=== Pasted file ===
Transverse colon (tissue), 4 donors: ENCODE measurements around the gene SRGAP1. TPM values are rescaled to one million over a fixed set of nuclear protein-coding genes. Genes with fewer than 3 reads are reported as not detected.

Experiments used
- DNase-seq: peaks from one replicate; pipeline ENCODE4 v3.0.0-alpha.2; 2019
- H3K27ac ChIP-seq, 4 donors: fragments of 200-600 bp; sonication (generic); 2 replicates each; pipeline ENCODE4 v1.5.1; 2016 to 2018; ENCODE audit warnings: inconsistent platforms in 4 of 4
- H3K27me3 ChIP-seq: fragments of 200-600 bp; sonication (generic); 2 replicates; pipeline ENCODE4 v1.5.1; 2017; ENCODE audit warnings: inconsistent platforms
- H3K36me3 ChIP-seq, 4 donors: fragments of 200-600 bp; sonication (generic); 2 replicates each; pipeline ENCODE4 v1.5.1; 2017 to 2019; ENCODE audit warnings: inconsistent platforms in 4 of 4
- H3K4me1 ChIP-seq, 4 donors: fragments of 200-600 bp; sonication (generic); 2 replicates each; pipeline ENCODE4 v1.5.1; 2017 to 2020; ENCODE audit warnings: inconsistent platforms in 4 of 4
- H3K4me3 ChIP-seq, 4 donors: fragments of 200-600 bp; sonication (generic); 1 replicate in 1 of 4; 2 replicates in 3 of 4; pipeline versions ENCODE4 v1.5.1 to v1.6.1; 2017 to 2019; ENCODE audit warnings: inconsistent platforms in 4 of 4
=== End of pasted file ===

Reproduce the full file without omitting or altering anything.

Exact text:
Transverse colon (tissue), 4 donors: ENCODE measurements around the gene SRGAP1. TPM values are rescaled to one million over a fixed set of nuclear protein-coding genes. Genes with fewer than 3 reads are reported as not detected.

Experiments used
- DNase-seq: peaks from one replicate; pipeline ENCODE4 v3.0.0-alpha.2; 2019
- H3K27ac ChIP-seq, 4 donors: fragments of 200-600 bp; sonication (generic); 2 replicates each; pipeline ENCODE4 v1.5.1; 2016 to 2018; ENCODE audit warnings: inconsistent platforms in 4 of 4
- H3K27me3 ChIP-seq: fragments of 200-600 bp; sonication (generic); 2 replicates; pipeline ENCODE4 v1.5.1; 2017; ENCODE audit warnings: inconsistent platforms
- H3K36me3 ChIP-seq, 4 donors: fragments of 200-600 bp; sonication (generic); 2 replicates each; pipeline ENCODE4 v1.5.1; 2017 to 2019; ENCODE audit warnings: inconsistent platforms in 4 of 4
- H3K4me1 ChIP-seq, 4 donors: fragments of 200-600 bp; sonication (generic); 2 replicates each; pipeline ENCODE4 v1.5.1; 2017 to 2020; ENCODE audit warnings: inconsistent platforms in 4 of 4
- H3K4me3 ChIP-seq, 4 donors: fragments of 200-600 bp; sonication (generic); 1 replicate in 1 of 4; 2 replicates in 3 of 4; pipeline versions ENCODE4 v1.5.1 to v1.6.1; 2017 to 2019; ENCODE audit warnings: inconsistent platforms in 4 of 4